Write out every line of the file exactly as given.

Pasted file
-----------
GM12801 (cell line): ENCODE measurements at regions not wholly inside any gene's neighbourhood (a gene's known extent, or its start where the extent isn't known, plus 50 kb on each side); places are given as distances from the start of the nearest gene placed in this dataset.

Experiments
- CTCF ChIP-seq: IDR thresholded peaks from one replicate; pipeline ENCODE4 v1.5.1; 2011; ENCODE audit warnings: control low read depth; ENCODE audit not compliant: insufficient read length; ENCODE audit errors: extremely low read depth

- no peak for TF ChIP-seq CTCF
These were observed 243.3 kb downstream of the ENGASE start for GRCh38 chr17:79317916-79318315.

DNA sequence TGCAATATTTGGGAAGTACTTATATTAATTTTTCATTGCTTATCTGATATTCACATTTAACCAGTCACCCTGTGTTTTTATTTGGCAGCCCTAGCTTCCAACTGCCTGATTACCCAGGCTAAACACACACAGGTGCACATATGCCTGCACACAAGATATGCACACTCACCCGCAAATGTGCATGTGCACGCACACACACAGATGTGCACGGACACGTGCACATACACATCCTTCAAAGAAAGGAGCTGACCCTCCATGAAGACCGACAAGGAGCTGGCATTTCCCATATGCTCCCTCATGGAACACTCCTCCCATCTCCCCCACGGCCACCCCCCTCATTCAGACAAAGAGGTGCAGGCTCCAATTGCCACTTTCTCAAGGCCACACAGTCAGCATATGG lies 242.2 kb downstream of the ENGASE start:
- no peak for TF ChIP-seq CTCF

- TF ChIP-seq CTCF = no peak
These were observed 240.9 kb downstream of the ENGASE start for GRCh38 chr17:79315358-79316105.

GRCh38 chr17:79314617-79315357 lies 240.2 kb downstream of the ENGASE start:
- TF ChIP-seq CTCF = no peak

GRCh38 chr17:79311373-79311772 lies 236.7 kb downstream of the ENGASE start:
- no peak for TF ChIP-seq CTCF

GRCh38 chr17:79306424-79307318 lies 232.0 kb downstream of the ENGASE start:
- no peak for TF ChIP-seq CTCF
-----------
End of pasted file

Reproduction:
GM12801 (cell line): ENCODE measurements at regions not wholly inside any gene's neighbourhood (a gene's known extent, or its start where the extent isn't known, plus 50 kb on each side); places are given as distances from the start of the nearest gene placed in this dataset.

Experiments
- CTCF ChIP-seq: IDR thresholded peaks from one replicate; pipeline ENCODE4 v1.5.1; 2011; ENCODE audit warnings: control low read depth; ENCODE audit not compliant: insufficient read length; ENCODE audit errors: extremely low read depth

- no peak for TF ChIP-seq CTCF
These were observed 243.3 kb downstream of the ENGASE start for GRCh38 chr17:79317916-79318315.

DNA sequence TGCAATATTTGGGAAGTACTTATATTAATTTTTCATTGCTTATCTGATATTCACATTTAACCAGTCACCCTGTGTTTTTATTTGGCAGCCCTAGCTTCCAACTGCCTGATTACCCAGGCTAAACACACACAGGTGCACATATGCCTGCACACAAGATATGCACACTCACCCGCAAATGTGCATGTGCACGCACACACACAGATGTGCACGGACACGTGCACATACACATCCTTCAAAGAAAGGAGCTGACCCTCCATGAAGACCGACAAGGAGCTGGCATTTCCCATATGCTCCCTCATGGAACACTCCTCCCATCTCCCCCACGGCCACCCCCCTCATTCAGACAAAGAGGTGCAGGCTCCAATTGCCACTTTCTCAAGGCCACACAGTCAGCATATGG lies 242.2 kb downstream of the ENGASE start:
- no peak for TF ChIP-seq CTCF

- TF ChIP-seq CTCF = no peak
These were observed 240.9 kb downstream of the ENGASE start for GRCh38 chr17:79315358-79316105.

GRCh38 chr17:79314617-79315357 lies 240.2 kb downstream of the ENGASE start:
- TF ChIP-seq CTCF = no peak

GRCh38 chr17:79311373-79311772 lies 236.7 kb downstream of the ENGASE start:
- no peak for TF ChIP-seq CTCF

GRCh38 chr17:79306424-79307318 lies 232.0 kb downstream of the ENGASE start:
- no peak for TF ChIP-seq CTCF